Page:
Those who marry later are also more emotionally mature. A study done by the National Institutes of Health found that brain development may not be complete until the age of 25, so waiting to marry may result in a person better knowing what they want and being more prepared to deal with emotional conflicts. In addition, older people tend to be more financially secure, so they avoid much of the financial strife that plagues younger couples.

Getting married older can also positively impact the overall quality of your marriage. “Compared to couples who marry in their twenties, those who married significantly later report less work-related stress, less marital conflict and more couple interaction and satisfaction.” In addition, increased life experiences prior to marriage gives a person more time to learn how to recognize dangerous behavior and establish a supportive community, which can decrease the likelihood of domestic violence.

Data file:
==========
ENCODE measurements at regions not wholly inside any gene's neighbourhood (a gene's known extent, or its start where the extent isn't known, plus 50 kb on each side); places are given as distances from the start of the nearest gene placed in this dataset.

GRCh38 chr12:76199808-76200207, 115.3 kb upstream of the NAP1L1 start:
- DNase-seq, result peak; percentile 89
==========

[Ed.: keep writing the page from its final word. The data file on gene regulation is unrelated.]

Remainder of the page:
And there’s also the simple fact that, for some folks, finding the right person just takes a bit longer. There’s absolutely nothing wrong with refusing to settle and therefore marrying later in life.

Are you a younger couple getting married? Or have you waited a bit longer than most? How do you think this will impact your marriage, and have you received any judgement from others for your choice? Let me know in the comments below!

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Ask Heather: Uninvited plus ones

Image courtesy of Dyn

Dear Heather,

How do you handle guests who add a plus-one to their response card when they were not invited with an additional guest?

Not Invited!

Dear Not,